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LONGFELLOW'S POEMS.

EARLY POEMS.

AN APRIL DAY.

WH

HEN the warm sun, that brings

Seed-time and harvest, has returned again, 'Tis sweet to visit the still wood, where springs

The first flower of the plain.

I love the season well, When forest glades are teeming with bright forms, Nor dark and many-folded clouds foretell

The coming-on of storms.

From the earth's loosened mould
The sapling draws its sustenance, and thrives;
Though stricken to the heart with Winter's cold,

The drooping tree revives.

The softly-warbled song Comes from the pleasant woods, and coloured wings Glance quick in the bright sun, that moves along

The forest openings.

When the bright sunset fills The silver woods with light, the green slope throws Its shadows in the hollows of the hills,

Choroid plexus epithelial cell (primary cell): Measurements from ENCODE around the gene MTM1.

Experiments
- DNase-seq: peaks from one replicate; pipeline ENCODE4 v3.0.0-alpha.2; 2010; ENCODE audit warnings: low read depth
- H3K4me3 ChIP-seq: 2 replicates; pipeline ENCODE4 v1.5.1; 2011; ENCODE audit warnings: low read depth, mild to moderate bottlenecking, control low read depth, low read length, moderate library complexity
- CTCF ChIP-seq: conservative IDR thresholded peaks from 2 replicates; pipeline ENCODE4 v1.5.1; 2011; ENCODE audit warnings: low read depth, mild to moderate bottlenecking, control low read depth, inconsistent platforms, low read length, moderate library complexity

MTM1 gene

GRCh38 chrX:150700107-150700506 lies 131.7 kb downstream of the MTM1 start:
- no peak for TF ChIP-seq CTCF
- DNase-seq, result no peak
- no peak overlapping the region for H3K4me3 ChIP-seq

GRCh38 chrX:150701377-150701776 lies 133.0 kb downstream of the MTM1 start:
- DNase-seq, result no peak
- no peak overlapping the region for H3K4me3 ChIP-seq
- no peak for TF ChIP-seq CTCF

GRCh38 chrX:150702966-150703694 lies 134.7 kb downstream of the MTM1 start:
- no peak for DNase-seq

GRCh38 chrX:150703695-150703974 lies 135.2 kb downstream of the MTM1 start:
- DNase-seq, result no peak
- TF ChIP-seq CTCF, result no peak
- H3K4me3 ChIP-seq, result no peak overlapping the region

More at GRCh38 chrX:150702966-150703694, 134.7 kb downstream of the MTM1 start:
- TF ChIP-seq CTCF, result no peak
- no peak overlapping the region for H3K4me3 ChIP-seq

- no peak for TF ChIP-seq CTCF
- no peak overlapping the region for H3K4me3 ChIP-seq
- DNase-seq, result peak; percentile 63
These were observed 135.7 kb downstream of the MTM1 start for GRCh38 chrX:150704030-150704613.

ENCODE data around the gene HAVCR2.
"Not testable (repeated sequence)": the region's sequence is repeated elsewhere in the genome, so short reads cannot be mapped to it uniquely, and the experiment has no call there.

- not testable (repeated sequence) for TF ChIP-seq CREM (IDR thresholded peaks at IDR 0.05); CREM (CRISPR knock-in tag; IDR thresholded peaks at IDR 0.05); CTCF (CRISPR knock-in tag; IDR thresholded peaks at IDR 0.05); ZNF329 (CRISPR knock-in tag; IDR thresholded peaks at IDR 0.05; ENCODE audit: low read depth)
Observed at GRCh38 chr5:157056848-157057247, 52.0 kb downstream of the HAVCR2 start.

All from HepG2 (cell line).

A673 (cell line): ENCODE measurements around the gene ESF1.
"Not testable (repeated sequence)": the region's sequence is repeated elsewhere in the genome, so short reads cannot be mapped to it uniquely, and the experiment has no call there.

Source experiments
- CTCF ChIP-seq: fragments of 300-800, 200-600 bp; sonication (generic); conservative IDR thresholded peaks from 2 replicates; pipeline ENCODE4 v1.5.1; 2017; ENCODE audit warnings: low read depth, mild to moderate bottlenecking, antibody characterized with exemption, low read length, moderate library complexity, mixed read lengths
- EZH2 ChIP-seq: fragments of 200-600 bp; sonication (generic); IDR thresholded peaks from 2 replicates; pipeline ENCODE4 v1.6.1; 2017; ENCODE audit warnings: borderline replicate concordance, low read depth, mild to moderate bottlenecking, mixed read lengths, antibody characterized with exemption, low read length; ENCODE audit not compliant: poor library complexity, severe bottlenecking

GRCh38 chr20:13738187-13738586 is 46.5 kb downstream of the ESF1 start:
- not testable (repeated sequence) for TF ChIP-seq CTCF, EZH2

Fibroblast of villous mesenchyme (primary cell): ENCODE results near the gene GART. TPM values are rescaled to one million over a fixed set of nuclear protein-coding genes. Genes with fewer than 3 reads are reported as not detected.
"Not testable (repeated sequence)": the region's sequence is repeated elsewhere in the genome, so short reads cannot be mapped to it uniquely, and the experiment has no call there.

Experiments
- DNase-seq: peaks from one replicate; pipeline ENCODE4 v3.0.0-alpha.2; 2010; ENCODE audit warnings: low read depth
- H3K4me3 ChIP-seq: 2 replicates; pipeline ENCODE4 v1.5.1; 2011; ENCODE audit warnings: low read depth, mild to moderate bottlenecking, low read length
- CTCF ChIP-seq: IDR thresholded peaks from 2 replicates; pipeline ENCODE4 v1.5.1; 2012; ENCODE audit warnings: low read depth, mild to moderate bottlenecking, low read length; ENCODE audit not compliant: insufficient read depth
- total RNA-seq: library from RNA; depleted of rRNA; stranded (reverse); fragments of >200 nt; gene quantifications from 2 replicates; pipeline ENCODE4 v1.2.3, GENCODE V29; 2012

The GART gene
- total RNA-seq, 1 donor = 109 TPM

And wide the upland glows.

And, when the eve is born,
In the blue lake the sky, o'er-reaching far,
Is hollowed out, and the moon dips her horn,

And twinkles many a star.

Inverted in the tide Stand the gray rocks, and trembling shadows throw ; And the fair trees look over, side by side,

And see themselves below.

Sweet April! many a thought
Is wedded unto thee, as hearts are wed;
Nor shall they fail, till, to its autumn brought,

Life's golden fruit is shed.

AUTUMN.

With what a glory comes and goes the year?
The buds of spring, those beautiful harbingers
Of sunny skies and cloudless times, enjoy
Life's newness, and earth's garniture spread out.
And when the silvery habit of the clouds
Comes down upon the autumn sun, and with
A sober gladness the old year takes up
His bright inheritance of golden fruits,
A pomp and pageant fill the splendid scene.

There is a beautiful spirit breathing now Its mellow richness on the clustered trees, And, from a beaker full of richest dyes,

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